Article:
Even moderate boozing can risk your mental health

A glass of wine a day is enough to damage the brain and could raise the risk of Alzheimer’s disease

A glass of wine a day is enough to damage the brain and could raise the risk of Alzheimer’s disease

After adjusting for things that could have affected the results like, age, sex, smoking and medical history, the researchers found that higher alcohol consumption was associated with an increased risk of a form of brain damage that affects memory and spatial navigation - hippocampal atrophy which is also a marker of Alzheimer's disease.

Killian Welch, consultant neuropsychiatrist at the Royal Edinburgh Hospital, wrote in a separate editorial piece in the BMJ: 'The findings strengthen the argument that drinking habits many regard as normal have adverse consequences for health. In many studies, it includes former drinkers who likely quit for health reasons - whereas people who continued to drink as they aged were probably healthier to begin with.

Many studies have found that moderate drinkers tend to have lower heart disease rates than heavy drinkers and non-drinkers alike.

Light drinkers: 1 to 7 units a week (about three glasses of wine).

Even moderate drinking has been linked to a raised risk of breast cancer and reduced fertility among women.

"It measured the cumulative effects of alcohol across the lifespan, with six measures of drinking over 30 years", he said.

There is no lack of studies pointing to the detrimental effects of alcohol consumption.

The study looked at 550 men and women, none of whom were addicted to alcohol, who were all around 43 years of age.

A research team from the University of Oxford and University College London, led by Oxford's Anya Topiwala, set out to answer just that.

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They also performed more poorly on a specific verbal test, though other language functions appeared to remain unchanged.

The new study casts doubt on that idea, suggesting harm from moderate drinking and no help from light drinking, she said.

By analyzing brain scans, researchers determined that subjects who drunk the most were more likely to have shrunken brains, particularly having an atrophied hippocampus, a condition that's associated with dementia.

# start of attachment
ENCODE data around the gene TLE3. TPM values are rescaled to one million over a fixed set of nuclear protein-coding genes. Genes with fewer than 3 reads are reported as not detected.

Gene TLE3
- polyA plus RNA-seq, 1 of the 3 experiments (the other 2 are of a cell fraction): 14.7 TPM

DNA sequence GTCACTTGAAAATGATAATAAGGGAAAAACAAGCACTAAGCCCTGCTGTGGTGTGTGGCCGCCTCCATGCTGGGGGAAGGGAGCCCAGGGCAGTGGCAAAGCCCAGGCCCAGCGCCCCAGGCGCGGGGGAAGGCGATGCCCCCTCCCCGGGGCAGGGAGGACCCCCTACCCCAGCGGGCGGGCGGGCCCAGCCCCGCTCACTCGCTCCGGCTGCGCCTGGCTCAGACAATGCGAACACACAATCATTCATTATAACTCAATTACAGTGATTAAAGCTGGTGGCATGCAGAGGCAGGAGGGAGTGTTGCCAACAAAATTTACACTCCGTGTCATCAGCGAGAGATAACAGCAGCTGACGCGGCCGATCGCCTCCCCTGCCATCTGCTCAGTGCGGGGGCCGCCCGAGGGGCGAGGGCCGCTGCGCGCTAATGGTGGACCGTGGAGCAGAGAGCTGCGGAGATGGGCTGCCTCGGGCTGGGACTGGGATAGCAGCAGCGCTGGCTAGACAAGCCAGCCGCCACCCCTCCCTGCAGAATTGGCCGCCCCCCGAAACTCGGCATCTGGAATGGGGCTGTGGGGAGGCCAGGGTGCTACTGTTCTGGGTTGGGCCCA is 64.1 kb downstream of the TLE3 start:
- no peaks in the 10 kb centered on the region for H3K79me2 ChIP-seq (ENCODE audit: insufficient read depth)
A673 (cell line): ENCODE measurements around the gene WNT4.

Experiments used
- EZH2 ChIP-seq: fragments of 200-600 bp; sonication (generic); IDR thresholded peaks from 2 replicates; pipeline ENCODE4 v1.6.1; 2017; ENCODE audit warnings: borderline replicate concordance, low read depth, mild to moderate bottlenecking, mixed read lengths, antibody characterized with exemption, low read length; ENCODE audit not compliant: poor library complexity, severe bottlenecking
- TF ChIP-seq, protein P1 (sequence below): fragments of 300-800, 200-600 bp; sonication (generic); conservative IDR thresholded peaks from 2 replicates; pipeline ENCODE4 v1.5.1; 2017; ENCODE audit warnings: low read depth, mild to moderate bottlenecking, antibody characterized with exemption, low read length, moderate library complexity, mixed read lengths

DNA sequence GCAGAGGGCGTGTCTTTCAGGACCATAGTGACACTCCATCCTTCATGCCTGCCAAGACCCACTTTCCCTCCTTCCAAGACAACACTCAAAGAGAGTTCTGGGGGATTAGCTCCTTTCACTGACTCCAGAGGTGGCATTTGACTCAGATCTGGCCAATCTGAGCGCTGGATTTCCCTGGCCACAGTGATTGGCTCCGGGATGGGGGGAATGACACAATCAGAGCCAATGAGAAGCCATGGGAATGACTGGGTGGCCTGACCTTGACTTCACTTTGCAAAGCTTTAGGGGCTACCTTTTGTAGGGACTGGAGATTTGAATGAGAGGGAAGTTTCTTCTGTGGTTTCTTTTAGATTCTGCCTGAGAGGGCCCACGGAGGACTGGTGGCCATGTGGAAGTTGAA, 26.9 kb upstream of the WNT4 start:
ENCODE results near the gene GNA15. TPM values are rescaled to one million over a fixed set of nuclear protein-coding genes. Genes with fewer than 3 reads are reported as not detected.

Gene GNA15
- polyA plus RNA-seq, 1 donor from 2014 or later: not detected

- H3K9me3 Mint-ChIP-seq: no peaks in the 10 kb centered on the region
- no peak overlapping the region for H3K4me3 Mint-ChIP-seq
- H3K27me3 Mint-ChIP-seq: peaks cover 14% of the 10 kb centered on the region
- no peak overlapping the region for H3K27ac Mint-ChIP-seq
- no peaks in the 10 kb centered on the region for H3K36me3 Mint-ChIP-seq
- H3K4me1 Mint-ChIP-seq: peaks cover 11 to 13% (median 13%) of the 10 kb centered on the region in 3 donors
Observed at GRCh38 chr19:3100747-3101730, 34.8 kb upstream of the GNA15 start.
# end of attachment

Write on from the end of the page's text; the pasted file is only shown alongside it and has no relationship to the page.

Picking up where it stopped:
A single drink was defined as containing 10 millilitres (eight grammes) of pure alcohol - the equivalent of a large glass of wine, a pint of five-percent beer, or a shot of spirits such as whisky or vodka.

Heavy drinking is known to have an effect on the brain over time but now researchers say even moderate drinking can affect your thinking skills.

"Alcohol might represent a modifiable risk factor for cognitive impairment, and primary prevention interventions targeted to later life could be too late", they conclude.

And while the latest study can not pin the blame on alcohol, it avoided some of the pitfalls of other research, Stockwell said.

Those drinking between 14 and 21 units of alcohol a week - six to nine medium glasses of wine - were three times more likely than teetotallers to suffer hippocampal atrophy. This is important. We all use rationalizations to justify persistence with behaviors not in our long-term interest. It's not clear at this point how much drinking might be safe for the brain. "With publication of this paper, justification of "moderate" drinking on the grounds of brain health becomes a little harder". While multiple previous studies have made this seductive claim, most of the research didn't control for key variables such as IQ and physical activity.

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